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Tuesday, 30 March 2021

Spring Clean

Oh, frabjous day! The first absolutely beautiful Spring day this year and I have made the most of every moment of it. I know the seasons have really turned when I walk down the garden, past the Magnolia Stellata and see this:



There are still some straggly bits of hedge that a more conscientious gardener would attend to. I am not that gardener. Birds are clearly picking where they want to raise babies: I am sure a pair of thrush are making a nest in the laurel next to the fruit cage (which they did last year) and sadly I am having to move little piles of twig and dead grass as a blackbird, once again, thinks about making a nest in the log store. Every year they do this and the damn cats which our neighbour refuses to put collars on get either the chicks or the adult, and whilst in normal circumstances I would not dream of even going near a nest, let alone disturbing it, we have decided with much regret and sadness that if I move the beginnings of a nest before it gets started perhaps I can persuade these lovely birds to try and raise a family somewhere else. Of course there is no guarantee that anywhere else would be cat proof, but there IS a guarantee that a nest in the log store will get predated.

So in the absence of any hedge cutting, attention turned to the poor greenhouse, completely abandoned since about October. It did not look nice when I started:



Whilst I spent all day clearing up it really wasn't very hard work, although it did get a tad warm and I had to go and change into a much thinner top - at one point the temperature was recording at 93.2F. I tried to photograph the thermometer but there was too much glare.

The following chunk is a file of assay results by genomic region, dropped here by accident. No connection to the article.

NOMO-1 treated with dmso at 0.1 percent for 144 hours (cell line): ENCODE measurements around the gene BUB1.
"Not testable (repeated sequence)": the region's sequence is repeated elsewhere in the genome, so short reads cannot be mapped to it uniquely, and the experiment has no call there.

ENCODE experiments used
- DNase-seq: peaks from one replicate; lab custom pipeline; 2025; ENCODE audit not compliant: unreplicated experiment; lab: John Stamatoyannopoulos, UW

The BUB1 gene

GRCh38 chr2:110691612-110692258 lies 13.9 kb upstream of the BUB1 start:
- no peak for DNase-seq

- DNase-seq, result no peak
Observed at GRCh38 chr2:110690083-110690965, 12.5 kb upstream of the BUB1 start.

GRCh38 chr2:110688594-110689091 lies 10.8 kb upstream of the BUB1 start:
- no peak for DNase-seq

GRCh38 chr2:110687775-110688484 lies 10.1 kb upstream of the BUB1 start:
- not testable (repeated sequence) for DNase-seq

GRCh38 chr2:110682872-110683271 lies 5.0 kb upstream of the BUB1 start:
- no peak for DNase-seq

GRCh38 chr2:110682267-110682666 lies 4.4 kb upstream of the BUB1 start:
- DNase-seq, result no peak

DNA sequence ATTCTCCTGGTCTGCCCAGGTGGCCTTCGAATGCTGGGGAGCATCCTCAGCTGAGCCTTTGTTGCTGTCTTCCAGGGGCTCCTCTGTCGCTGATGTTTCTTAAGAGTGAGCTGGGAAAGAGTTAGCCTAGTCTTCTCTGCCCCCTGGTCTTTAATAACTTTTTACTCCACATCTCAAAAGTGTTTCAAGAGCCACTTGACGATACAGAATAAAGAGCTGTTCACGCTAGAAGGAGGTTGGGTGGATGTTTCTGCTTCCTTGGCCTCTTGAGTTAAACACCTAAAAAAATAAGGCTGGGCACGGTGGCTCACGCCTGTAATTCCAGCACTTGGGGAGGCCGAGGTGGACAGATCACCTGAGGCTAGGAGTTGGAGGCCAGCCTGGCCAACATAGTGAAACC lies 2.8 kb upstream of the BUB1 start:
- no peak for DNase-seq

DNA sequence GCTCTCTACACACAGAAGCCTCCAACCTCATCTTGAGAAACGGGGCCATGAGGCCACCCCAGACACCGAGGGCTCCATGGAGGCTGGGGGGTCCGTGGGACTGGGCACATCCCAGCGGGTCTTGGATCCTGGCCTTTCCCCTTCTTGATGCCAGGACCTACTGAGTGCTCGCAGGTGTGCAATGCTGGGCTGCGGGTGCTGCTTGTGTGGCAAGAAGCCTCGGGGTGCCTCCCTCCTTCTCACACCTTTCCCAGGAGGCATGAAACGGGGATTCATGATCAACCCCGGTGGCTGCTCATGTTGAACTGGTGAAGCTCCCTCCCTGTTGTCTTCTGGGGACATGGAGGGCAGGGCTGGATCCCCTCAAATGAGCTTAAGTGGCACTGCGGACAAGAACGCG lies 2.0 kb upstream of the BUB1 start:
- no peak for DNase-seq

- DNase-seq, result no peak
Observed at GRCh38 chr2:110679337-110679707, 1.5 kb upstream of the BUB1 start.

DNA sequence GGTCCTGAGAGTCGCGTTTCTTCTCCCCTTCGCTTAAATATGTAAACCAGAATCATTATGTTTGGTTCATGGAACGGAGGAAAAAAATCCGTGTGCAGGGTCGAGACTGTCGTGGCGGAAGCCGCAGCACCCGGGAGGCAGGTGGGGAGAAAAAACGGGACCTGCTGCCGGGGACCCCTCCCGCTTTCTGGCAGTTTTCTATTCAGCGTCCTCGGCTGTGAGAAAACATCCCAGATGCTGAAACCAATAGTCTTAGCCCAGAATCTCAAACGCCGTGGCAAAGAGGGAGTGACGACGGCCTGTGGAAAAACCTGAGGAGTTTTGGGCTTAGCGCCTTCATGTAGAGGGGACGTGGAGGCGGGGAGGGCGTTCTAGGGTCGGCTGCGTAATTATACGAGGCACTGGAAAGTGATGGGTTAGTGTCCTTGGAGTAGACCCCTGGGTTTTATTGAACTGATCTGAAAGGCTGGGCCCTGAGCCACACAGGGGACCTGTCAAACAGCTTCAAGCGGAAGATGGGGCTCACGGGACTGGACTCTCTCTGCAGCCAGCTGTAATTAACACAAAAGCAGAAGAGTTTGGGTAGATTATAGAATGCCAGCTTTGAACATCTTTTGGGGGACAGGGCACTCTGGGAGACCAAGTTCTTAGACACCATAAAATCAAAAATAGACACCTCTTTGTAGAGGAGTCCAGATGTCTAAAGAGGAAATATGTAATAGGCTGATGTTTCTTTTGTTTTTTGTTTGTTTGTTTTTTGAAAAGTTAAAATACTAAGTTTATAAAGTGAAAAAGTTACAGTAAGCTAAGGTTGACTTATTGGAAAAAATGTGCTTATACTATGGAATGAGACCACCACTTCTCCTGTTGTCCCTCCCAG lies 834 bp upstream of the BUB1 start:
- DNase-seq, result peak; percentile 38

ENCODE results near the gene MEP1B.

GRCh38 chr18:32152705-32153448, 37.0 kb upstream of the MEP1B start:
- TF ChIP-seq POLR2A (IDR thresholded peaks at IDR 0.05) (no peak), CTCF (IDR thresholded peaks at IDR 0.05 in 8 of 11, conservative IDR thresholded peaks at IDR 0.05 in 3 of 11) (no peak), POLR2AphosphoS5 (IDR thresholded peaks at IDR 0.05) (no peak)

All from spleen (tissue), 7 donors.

By 4.30 "Phase One" was completed. Yes there is a bucket and spade in the orange bay. My Cunning Plan is to completely remove that bay (and only involves shifting the soil, half of which is done, and taking out the two orange boards at the front) and putting a bench in its place. I am not growing as much as I used to and I think the space will be better utilised with a nice seat.



But that will be Phase Three, tomorrow is Phase Two which involves cleaning a LOT of glass - I may be sometime! On the upside, the weather forecast for the rest of the week is similarly glorious, which is kind, and very, very welcome.

Mine was not the only cleaning activity - Brian came back as promised and has worked absolute magic on my van, and then on Management's car. I keep going out and looking at all the vehicles, I don't think they have ever been this clean, it's such a treat!
















Monday, 29 March 2021

Osprey cam

If you were here this time last year you might recall a mahooosive amount of time was spent watching Ospreys. It's that time again!

My preferred nesting site last year was the stunning Loch Arkaig and their camera is already live streaming with sound as well as colour. I find it absolutely magical to be sitting in a bungalow in Cumbria listening to the natural sounds of a wild landscape on the west coast of Scotland. It does not appear is if their birds are back yet, but if you go and have a quick look now (before the osprey start redecorating) it is very interesting to see how the nest has been prepared for their return (they use nearly as many cable ties as I do in the garden!)

LINK to Loch Arkaig camera feed



Nearer to home, the Osprey Cam at Foulshaw Moss in south Cumbria has undergone a complete upgrade and re-vamp with colour, night-vision, sound and two cameras, all thanks to grants and donations from people like us. Both of the birds who bred successfully in 2020 have returned, which is always wonderful because it's never certain. Enjoy:

LINK to Foulshaw Moss camera feed



I have put links to both sites at the top of the sidebar ➡️




Friday, 26 March 2021

On covid and campervans

Thank you for the lovely comments on my last post, it is so nice to have these little "chats". Seems Management and I are not alone in our vaccine side effects which thankfully were short lived. I do wonder where all this is going to end up though - depending upon which media source you believe it is possible that we will never 'beat' Coronavirus in the same way as mankind has never 'beaten' influenza, and that vaccination will be required/recommended every year.